“Vienna physicists had set up a fiber optic network for the first time in 2018, through which several participants were able to communicate with each other in an interception-proof manner thanks to quantum cryptography encryption. For the time being, this only worked with four people and rather small data rates, but in principle this was the birth of quantum Internet – a visionary Internet in which data theft and manipulation will be excluded.
In today’s Internet, various encryption methods ensure that sensitive data is transmitted securely. Whenever the browser displays a web page with “https”, it means that data is exchanged encrypted with this Internet connection.
However, today’s methods of data encryption may not be sufficiently secure in the foreseeable future, namely when so-called quantum computers are available to crack today’s coding.
There are repeated reports of progress in the development of quantum computers, but the first prototypes of such systems are not yet a threat to the encryption used today on the Internet.
But if one day the quantum information scientists can build sufficiently powerful codebreakers, then in need the saving will also arise. Quantum technology will then also be able to enable eavesdropping-proof quantum networks through which quantum computers can communicate securely via quantum internet.
In principle, this is already possible today, as the Vienna Pioneer Network has shown. In 2017, China even launched a quantum satellite that can exchange quantum-cryptographically encrypted data with a ground station.
The problem with this technique, however, is the still very low data rate. It is simply not sufficient for many applications today. The high technical use of quantum cryptography is therefore only worthwhile for small amounts of data, which are however important and very secret.
Quantum cryptography as well as quantum computers are used with so-called quantum bits (abbreviated qubits). The physical carrier of a qubit is a particle of matter or light that can be in two different states.
Classical digital technology also operates with two states, zero and one. However, in addition to zero and one, the qubit can also accept these two states at the same time.
Eavesdropping-proof transmission of qubits is also known as teleportation. This term still evokes the memory of the “beaming” in “Spaceship Enterprise” for many people. But when the researchers from the Vienna Institute for Quantum Optics and Quantum Information teleport data in an interception-proof manner, no matter is reported from A to B.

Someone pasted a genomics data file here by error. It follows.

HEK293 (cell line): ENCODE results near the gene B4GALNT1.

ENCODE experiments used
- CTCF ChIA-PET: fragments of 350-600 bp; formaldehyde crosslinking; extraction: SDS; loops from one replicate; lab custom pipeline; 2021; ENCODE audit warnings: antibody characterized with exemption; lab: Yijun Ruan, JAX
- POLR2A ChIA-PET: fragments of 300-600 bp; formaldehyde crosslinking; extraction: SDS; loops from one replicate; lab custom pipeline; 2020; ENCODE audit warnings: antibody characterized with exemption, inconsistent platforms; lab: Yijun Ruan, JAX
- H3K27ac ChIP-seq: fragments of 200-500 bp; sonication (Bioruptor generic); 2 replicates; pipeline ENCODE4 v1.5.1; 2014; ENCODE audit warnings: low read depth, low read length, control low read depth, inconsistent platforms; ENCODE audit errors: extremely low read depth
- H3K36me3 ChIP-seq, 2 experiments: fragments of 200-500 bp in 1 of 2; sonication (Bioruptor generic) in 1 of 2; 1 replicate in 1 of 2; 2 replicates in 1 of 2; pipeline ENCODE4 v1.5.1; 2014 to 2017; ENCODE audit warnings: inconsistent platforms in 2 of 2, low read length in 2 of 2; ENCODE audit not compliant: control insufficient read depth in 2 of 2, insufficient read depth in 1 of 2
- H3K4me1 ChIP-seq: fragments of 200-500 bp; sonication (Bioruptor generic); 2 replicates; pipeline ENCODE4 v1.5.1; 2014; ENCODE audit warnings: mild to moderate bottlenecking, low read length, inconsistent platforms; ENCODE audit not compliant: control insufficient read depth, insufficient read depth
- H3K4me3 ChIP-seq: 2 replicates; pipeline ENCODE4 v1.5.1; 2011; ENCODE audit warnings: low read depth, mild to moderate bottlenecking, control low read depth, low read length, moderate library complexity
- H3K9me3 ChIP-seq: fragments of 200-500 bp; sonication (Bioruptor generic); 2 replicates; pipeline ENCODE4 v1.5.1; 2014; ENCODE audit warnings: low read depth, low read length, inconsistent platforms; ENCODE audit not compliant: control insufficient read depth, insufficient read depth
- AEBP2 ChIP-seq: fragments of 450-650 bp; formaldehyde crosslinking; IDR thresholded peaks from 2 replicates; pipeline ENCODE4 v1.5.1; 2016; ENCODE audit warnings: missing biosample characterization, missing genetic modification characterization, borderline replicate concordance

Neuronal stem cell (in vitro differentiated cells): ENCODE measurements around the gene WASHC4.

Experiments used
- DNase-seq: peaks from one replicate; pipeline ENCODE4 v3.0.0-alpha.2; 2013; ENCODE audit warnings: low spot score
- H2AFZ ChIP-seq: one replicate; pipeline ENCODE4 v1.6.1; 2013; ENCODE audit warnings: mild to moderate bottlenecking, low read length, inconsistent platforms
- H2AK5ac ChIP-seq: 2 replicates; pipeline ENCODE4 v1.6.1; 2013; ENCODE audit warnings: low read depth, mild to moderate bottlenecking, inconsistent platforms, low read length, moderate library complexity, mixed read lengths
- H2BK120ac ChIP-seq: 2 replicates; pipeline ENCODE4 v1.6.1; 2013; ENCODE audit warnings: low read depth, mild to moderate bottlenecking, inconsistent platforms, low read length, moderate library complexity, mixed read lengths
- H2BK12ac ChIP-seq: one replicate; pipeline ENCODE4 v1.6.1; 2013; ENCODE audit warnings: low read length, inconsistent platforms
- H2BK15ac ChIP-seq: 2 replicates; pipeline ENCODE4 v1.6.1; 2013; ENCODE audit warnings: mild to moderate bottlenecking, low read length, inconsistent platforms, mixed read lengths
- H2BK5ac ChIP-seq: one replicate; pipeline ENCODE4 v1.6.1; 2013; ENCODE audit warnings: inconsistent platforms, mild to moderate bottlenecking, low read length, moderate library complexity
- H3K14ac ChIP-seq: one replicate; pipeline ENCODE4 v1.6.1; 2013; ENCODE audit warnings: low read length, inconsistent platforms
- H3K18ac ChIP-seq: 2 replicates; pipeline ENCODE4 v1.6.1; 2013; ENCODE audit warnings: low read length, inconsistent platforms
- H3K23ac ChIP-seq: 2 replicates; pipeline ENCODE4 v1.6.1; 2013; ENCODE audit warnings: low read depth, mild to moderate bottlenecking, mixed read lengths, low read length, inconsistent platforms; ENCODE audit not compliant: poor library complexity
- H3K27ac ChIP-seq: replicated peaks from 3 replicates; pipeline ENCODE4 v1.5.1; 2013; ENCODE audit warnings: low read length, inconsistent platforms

Rather, intertwined photons, i.e. light particles, are sent on the journey. It means that two photons know each other and their states over long distances. In practice, this means that the interception of a photon sent from the sender to the recipient would definitely be noticed.
The Viennese researchers, whose institute belongs to the Austrian Academy of Sciences, are now reporting in the journal “Physical Review Letters” about the next important step towards quantum internet.
Together with quantum physicists from the University of Science and Technology of China, they have succeeded in transmitting three-dimensional quantum states for the first time internationally. The researchers did not work with qubits, but for the first time with so-called qutrits – i.e. three-level states. Certain properties of the quantum system can therefore assume not only two states (0 and 1), but three states (0, 1 and 2).
As early as the 1990s, theoretical work had shown that three-dimensional quantum teleportation should also be possible. “However, we had to develop the actual realization in the laboratory and the technology required for this,” says Manuael Erhard of the Vienna Institute for Quantum Optics and Quantum Information.
What is interesting for the practical application is that more information can be transmitted simultaneously with Qutrits than with qubits. The step of two to three may not sound revolutionary, but this type of data transfer is not limited to three dimensions.
Pri This can be extended to any number of dimensions, Erhard emphasizes. And then the quantum Internet with a sufficient transmission quality moves a lot closer to the realm of the possible.
“The foundation for the next generation of quantum cryptography systems is laid by our basic research today,” commented Jian-Wie Pan, a scientist involved in the project at the University of Science and Technolgoy of China.
The technology of three- or higher-dimensional quantum states is not only of interest for eavesdropping-proof teleportation. Working with higher-dimensional quantum states could also play a central role in the development of practical quantum computers.
This article was first published in August 2019.